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In the Forest - Edna O'Brien

A boy, robbed off his mother's love at the age of ten. Refusing to believe she is dead, clinging to the idea that she was buried alive while she was sleeping, digging a hole into the ground near her grave in order to speak to her. A loner who, then and there, decides to become "a true son of the forest," as his mother in a dream apparition has told him to be. (Or was that an early delusion?) An adolescent, locked up in juvenile homes, boarding schools, prisons and other institutions, abused by a priest, neglected, ignored, and locking himself off against the outside world in response. Putting to practice the one lesson he has learned from Lazlo, the boys' schizophrenic leader in the first such institution; Lazlo who heard voices and who has taught him that the one thing that counts is to hate "them" (the grown-ups, those that stand for authority and society as a whole) with a worse hate than they have for him. A young man, unable to show any feeling other than that long-practiced hatred; acting out his suppressed emotions in violence whenever he is not locked up, unable to escape the voices now talking in his head more and more often, just as they were once talking in Lazlo's.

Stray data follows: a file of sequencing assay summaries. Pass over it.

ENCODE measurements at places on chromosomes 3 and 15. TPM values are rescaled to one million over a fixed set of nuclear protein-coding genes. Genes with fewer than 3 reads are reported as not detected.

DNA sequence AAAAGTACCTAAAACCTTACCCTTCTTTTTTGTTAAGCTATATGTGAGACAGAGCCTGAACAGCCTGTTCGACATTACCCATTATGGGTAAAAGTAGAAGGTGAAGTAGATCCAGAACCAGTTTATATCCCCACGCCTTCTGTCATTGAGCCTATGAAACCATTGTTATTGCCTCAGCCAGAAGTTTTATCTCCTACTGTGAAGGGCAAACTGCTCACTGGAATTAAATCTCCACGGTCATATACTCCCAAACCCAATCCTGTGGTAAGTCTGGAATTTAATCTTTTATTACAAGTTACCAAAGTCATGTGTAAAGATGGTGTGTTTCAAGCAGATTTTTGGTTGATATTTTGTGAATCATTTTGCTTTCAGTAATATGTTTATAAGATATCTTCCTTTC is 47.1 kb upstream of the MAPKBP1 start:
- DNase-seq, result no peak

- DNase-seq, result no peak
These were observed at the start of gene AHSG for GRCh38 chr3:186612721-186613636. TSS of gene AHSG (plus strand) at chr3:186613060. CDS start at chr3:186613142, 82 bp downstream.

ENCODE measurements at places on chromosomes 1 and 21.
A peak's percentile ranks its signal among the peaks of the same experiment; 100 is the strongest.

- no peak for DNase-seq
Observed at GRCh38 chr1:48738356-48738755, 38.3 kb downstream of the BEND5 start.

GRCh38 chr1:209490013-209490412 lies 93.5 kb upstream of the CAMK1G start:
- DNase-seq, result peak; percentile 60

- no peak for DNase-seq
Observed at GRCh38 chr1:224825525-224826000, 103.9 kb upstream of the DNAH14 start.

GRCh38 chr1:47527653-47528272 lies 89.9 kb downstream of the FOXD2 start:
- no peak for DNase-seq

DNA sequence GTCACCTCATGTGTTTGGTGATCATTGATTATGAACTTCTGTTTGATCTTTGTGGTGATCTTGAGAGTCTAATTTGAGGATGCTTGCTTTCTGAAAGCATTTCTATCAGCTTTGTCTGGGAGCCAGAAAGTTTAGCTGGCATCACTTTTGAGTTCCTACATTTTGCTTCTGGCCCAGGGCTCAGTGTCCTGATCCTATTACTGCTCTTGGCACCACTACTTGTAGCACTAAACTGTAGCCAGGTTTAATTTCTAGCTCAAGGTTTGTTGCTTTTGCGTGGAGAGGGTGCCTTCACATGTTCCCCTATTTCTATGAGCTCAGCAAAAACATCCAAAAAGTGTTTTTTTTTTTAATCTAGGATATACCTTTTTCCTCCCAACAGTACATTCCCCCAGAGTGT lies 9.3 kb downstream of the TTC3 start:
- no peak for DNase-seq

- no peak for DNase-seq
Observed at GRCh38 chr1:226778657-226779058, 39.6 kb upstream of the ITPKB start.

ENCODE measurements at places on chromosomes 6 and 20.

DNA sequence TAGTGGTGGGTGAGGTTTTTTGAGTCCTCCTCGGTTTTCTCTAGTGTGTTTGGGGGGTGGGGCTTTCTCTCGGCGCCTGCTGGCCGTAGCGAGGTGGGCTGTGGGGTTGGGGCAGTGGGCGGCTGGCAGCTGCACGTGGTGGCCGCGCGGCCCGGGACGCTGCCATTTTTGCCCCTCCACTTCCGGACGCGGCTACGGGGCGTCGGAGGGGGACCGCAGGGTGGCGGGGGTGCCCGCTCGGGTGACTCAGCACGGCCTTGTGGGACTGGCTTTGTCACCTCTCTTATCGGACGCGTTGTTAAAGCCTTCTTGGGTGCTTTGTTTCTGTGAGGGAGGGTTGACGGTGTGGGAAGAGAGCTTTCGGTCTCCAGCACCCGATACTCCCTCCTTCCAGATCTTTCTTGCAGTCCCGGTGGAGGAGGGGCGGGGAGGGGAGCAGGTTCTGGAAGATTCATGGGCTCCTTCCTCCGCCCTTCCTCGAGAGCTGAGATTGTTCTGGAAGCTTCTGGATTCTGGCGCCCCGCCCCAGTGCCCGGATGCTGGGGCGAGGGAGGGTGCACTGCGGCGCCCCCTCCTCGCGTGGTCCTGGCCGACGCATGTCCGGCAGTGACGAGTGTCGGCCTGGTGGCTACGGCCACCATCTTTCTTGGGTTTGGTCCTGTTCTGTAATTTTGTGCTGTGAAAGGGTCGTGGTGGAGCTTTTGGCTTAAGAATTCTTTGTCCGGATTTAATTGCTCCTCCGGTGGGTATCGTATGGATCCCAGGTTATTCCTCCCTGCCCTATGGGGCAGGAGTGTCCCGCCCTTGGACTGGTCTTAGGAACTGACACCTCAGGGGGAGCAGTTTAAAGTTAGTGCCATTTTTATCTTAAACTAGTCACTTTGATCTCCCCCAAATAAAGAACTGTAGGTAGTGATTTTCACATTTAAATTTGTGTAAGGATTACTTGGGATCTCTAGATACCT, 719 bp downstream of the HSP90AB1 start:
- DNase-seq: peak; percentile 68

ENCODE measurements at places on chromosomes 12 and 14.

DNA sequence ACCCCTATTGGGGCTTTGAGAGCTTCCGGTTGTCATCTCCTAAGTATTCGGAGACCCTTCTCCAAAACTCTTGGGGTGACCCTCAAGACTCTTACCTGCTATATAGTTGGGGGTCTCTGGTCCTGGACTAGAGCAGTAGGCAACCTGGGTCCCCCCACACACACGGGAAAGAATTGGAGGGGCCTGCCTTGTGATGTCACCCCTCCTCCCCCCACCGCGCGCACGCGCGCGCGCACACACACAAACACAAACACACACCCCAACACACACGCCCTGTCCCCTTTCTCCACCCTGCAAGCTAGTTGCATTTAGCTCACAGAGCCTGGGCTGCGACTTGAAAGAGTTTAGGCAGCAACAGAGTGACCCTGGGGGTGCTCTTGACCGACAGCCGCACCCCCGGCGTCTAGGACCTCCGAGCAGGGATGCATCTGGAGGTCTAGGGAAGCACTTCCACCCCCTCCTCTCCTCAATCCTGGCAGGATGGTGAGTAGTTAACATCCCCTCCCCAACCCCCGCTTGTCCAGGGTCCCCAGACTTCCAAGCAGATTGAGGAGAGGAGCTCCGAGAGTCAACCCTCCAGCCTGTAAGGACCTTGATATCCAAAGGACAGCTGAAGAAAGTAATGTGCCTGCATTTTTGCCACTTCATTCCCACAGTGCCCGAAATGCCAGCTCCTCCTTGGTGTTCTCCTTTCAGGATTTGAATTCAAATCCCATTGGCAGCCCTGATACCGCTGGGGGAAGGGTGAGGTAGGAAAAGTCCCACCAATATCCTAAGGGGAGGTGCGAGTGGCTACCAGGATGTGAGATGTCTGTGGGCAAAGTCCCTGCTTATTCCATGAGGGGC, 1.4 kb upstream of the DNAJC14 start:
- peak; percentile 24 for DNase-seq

And a young woman with long red hair. Maddie's mother, raising her young son alone, breaking off all relationships with men as soon as they get to close for comfort. An outsider, only recently moved to the village. A teacher. An artist. Mistress of ceremonies at a Celtic festival, performing pagan rituals. Druidess. Mystery woman whom nobody knows with complete intimacy, maybe not even her sister Cassandra and her best friend Madge. Raped and murdered by a young man trapped between insanity and emotional deprivation, for whom she is the realization of everything he associates with the idea of the female – simultaneously fairy queen, virgin, angel, object of his sexual fantasies, whore, confidante and most importantly, mother.

 

This is the couple which, in the deadly dance at the heart of Edna O'Brien's In the Forest, is locked together by fate; a fate prompted by the murderer's delusions and rage as much as by society's inability to deal with him. And this first murder is only the starting point of a killing spree which will demand several more victims ...

 

Read more on my own website, ThemisAthena.info.

 

Preview also cross-poted on Leafmarks.

Source: http://www.themisathena.info/literature/obrien1.html#Forest